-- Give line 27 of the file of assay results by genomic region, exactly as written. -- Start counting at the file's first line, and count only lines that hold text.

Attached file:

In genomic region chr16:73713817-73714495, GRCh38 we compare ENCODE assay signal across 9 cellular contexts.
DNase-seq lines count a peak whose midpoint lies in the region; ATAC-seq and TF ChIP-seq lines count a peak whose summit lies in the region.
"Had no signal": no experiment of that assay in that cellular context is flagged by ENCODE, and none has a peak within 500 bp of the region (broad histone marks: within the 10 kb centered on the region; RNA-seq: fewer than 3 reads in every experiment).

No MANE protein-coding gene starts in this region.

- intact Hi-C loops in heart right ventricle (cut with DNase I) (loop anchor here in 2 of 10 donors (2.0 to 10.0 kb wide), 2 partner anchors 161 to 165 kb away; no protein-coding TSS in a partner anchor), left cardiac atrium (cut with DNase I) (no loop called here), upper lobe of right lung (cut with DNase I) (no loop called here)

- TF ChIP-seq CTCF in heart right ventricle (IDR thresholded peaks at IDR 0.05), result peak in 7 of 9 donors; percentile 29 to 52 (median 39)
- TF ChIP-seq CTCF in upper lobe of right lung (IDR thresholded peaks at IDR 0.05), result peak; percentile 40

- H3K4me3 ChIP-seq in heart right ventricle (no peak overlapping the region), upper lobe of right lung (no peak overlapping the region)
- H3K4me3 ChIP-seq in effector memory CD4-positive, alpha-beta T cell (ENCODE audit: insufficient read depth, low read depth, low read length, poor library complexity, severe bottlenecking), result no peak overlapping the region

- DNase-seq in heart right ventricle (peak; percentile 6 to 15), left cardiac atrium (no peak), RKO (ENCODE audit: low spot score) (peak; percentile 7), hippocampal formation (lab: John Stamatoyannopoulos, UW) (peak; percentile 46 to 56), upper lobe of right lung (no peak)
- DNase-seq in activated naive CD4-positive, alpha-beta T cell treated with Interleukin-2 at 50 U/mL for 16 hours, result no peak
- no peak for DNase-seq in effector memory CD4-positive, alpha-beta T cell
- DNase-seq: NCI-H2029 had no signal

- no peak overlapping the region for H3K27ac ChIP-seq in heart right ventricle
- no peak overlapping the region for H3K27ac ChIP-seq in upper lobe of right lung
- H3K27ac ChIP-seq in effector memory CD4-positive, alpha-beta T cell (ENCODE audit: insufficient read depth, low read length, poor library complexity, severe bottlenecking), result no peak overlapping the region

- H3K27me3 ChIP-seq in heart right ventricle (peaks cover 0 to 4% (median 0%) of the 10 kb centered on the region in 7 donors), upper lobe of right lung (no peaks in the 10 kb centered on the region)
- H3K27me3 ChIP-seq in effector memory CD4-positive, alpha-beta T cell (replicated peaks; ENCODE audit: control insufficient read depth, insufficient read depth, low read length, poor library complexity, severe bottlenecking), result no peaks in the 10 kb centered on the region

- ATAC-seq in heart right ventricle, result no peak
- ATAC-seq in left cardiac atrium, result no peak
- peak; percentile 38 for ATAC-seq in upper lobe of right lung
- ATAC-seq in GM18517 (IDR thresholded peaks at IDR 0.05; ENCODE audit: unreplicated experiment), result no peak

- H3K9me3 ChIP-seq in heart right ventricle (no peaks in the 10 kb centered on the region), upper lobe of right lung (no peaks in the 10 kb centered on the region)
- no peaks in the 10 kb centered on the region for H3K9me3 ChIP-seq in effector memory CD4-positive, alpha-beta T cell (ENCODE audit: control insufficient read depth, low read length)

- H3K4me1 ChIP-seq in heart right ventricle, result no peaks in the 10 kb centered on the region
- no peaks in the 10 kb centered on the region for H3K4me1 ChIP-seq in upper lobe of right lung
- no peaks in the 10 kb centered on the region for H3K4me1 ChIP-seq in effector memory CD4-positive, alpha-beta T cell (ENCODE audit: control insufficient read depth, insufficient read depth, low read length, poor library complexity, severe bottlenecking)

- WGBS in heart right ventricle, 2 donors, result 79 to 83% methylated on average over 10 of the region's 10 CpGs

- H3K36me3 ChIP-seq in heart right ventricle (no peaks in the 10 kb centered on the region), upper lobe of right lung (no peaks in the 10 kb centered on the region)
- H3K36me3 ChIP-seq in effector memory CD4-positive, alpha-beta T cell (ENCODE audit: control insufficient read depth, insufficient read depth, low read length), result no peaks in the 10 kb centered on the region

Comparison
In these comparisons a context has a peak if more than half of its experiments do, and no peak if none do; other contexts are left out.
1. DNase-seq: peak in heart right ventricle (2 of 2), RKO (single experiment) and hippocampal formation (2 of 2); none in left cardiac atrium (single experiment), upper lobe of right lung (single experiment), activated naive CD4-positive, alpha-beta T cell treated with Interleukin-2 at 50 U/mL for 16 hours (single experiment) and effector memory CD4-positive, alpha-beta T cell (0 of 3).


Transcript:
- no peaks in the 10 kb centered on the region for H3K4me1 ChIP-seq in effector memory CD4-positive, alpha-beta T cell (ENCODE audit: control insufficient read depth, insufficient read depth, low read length, poor library complexity, severe bottlenecking)